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The sadness of Andrews

A grim new book about racism fails to make its case

On page 126 of The Psychosis of Whiteness, Kehinde Andrews is explaining his theory that EU expansion took place because Polish and Romanian migrants would be “the perfect tonic to bolster the falling White population.” On page 130, Andrews claimed that “paranoia is the hallmark of the psychosis of Whiteness”. Therapist, counsel thyself.

The Psychosis of Whiteness, Kehinde Andrews, Allen Lane, £20

I should feel angry reading The Psychosis of Whiteness. It should annoy me to read a book that calls Britain “small and insignificant” and has nothing but bad things to say about white people. But the book is so pathetic that I just can’t do it. Its self-righteous bluster made me snort more than it made me scowl.

Within five seconds, for example, Andrews goes from complaining that interviewers don’t sufficiently respect him “as a professor, a supposedly esteemed expert” to calling Jeff Bezos “a mediocre White man”. Say what you like about the business practices of Amazon but building a multi-billionaire dollar company might be a more unusual achievement than earning a professorship. Within a chapter, Andrews goes from lamenting his struggles as “the only Black person in the room” to ridiculing the “anxiety” of white people “plunged into a situation where they are the only White person”.

Andrews’ thesis is that “Whiteness”, a kind of socially constructed racial consciousness, is delusional enough as to approximate mental illness. Oddly enough, Andrews is unsure whether psychosis actually “exist(s) outside the imagination of the diagnoser”. I think it does — I suspect Professor Andrews is leaping from the fact that X can be misdiagnosed to the belief that it should not be diagnosed at all — but it seems like a good suspicion to have about his own thesis.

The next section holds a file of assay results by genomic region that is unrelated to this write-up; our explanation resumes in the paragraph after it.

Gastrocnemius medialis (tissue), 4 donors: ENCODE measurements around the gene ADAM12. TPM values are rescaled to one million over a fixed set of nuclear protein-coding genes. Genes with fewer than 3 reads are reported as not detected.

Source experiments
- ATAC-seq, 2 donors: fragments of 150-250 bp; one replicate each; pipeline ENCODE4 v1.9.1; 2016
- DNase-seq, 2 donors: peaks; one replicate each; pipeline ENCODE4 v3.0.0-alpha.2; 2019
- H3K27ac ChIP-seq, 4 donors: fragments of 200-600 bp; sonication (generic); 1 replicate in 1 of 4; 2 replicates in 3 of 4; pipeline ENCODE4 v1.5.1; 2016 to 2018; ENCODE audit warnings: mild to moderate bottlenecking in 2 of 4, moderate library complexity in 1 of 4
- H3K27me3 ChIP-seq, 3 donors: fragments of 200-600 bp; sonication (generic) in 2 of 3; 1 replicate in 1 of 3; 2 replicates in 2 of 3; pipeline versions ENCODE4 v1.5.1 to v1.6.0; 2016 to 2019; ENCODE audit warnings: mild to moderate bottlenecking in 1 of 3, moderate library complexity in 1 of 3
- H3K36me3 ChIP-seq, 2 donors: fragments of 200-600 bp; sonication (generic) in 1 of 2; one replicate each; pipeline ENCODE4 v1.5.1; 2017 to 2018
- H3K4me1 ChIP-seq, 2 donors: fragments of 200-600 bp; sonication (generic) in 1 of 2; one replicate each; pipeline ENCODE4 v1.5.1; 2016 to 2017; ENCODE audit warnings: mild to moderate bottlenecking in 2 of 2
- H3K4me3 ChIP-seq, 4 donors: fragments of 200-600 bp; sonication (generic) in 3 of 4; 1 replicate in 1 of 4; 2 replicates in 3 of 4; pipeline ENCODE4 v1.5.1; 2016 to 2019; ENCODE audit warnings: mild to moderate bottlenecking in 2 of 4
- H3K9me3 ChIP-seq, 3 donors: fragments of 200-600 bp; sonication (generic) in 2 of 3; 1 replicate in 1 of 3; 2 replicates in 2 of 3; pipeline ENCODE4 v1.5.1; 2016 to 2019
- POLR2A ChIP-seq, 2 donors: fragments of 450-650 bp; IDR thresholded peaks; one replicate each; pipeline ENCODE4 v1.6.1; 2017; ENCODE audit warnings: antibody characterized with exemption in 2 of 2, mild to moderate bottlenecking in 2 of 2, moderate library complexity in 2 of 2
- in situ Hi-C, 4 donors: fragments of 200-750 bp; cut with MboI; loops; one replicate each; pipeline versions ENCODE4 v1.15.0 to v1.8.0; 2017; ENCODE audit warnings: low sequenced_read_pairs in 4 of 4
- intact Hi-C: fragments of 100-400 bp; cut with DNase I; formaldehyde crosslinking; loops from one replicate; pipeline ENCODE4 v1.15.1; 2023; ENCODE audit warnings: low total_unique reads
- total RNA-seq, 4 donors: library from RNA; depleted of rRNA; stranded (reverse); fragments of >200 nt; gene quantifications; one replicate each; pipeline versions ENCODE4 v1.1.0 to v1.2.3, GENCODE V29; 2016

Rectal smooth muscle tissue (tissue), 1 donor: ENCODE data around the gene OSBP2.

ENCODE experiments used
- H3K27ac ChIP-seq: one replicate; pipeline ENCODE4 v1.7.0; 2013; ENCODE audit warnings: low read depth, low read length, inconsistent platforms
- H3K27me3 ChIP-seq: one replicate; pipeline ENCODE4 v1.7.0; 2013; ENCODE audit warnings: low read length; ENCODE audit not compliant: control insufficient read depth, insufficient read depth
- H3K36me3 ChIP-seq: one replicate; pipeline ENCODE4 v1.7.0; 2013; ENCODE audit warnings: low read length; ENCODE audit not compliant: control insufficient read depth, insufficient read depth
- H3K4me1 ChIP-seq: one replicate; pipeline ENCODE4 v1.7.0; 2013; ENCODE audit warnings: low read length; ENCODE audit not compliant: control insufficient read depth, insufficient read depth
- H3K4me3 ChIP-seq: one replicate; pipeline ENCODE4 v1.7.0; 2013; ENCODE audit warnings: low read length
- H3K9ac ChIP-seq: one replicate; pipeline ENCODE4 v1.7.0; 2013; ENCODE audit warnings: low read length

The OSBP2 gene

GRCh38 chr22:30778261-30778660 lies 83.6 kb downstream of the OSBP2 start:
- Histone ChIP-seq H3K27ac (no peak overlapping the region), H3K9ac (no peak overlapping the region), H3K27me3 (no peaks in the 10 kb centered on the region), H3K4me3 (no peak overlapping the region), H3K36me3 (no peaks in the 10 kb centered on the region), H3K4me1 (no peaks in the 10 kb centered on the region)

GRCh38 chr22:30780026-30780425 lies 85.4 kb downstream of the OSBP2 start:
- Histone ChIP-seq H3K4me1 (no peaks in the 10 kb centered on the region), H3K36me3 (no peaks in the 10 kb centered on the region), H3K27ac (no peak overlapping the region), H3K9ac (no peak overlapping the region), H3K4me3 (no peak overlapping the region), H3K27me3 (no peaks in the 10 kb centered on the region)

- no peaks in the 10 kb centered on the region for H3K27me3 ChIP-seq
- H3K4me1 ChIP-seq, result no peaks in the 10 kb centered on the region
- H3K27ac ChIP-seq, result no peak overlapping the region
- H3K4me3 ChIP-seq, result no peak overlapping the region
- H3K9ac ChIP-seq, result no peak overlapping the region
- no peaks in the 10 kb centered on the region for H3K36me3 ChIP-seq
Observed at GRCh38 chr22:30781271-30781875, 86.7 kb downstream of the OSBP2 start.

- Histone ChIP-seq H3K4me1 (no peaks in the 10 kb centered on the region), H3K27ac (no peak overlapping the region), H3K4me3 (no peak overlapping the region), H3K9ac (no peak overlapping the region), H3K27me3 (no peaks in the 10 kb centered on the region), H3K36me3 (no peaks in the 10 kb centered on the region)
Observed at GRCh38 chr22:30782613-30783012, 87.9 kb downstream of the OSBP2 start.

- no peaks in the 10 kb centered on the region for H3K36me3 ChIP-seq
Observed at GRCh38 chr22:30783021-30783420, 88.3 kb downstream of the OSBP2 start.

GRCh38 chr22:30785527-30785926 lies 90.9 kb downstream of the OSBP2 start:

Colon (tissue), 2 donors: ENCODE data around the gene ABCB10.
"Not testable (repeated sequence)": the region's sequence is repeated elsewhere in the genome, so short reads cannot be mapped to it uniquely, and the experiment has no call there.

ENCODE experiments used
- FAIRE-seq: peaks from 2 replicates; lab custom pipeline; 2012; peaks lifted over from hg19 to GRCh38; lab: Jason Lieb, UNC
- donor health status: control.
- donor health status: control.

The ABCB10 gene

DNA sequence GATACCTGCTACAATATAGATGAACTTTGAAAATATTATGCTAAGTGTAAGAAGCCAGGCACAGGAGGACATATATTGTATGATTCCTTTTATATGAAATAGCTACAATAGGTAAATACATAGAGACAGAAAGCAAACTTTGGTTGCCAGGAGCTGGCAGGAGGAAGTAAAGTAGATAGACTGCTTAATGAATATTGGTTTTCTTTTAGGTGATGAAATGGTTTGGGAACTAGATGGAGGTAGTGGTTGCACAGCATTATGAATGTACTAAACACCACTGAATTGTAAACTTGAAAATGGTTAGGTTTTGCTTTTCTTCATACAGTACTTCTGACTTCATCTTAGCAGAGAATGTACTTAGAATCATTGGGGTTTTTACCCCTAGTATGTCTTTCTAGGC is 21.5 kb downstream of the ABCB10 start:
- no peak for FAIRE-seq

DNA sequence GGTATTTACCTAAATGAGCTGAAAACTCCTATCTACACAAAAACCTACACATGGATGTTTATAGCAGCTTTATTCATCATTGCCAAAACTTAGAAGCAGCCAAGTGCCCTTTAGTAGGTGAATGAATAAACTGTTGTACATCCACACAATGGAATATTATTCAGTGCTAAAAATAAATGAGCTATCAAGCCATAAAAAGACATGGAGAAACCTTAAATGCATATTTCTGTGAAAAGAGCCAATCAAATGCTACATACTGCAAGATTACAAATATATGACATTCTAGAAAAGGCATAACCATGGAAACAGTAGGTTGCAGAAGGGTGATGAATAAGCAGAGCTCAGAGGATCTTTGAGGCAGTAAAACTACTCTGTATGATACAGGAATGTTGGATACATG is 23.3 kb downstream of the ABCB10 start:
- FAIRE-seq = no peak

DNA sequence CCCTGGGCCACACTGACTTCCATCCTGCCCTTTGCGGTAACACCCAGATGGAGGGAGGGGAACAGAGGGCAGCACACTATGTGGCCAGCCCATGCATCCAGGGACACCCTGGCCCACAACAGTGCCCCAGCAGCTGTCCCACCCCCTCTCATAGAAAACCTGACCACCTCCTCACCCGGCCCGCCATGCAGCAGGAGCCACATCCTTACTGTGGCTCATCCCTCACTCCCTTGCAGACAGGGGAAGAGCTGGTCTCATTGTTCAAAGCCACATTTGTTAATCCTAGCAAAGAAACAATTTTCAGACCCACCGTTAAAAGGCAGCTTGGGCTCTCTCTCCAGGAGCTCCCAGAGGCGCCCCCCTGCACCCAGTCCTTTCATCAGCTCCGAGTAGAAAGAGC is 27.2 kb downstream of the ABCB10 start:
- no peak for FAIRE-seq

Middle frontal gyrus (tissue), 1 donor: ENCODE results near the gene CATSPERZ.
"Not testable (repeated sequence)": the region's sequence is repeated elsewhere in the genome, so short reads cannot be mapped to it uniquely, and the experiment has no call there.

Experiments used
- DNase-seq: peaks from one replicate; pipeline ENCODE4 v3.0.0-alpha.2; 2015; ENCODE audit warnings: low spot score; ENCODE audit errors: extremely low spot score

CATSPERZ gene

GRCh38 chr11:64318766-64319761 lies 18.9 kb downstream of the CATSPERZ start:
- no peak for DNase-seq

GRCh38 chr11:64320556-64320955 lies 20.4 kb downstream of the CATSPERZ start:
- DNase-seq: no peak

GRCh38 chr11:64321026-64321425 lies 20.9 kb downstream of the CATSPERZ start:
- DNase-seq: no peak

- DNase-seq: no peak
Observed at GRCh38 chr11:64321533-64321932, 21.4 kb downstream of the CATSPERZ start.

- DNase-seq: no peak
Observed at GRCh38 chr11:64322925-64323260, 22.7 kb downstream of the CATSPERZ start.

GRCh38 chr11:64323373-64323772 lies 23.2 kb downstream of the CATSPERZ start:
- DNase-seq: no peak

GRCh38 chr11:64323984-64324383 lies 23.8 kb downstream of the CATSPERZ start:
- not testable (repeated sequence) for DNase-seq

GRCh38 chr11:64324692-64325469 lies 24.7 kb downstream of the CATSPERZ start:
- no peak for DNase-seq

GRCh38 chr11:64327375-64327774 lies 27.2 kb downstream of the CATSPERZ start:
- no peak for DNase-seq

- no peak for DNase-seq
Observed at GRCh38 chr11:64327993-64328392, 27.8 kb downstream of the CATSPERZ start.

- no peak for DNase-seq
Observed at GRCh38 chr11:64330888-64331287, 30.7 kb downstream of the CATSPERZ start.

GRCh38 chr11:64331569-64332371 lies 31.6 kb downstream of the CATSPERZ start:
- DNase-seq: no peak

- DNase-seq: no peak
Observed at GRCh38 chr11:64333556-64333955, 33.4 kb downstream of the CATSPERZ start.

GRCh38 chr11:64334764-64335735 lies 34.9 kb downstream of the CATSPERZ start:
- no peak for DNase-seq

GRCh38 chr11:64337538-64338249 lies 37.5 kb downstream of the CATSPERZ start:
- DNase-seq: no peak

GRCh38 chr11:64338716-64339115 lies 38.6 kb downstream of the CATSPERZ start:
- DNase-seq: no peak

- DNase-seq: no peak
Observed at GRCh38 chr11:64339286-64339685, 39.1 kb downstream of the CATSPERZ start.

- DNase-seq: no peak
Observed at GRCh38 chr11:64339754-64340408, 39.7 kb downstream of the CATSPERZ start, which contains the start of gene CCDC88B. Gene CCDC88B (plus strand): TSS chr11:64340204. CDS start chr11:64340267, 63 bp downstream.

Andrews cannot mount a systematic argument any more than I can play the violin

Andrews cannot mount a systematic argument any more than I can play the violin. British concerns about multiculturalism are scorned as nothing more than “irrational fear” but the irrationality is all but taken for granted. 7/7 is briefly mentioned, only to be dismissed as the result of “illegal wars that provoked a tiny minority over the top”, but there is no mention of various other terrorist atrocities, of Rotherham and other organised rape gangs, of the protests against The Satanic Verses or the driving of the Batley schoolteacher into hiding, or, well, of anything else that might show that his opponents are not drooling idiots.

Colourful errors mean the book is rarely dull. “IQ tests simply measure how well you can navigate the educational priorities of Western countries,” Andrews writes. Stuart Ritchie’s Intelligence: All That Matters is a long-form response to misconceptions like this, but I think I can refute it in two words: Chinese mathematicians. Cruelty is sometimes mixed in with the sloppiness. “It’s no coincidence that all three leaders [Johnson, Trump and Bolsonaro] caught coronavirus,” Andrews sneers, “They are also all White, male and utterly incompetent.” Getting COVID made someone incompetent? Intriguing.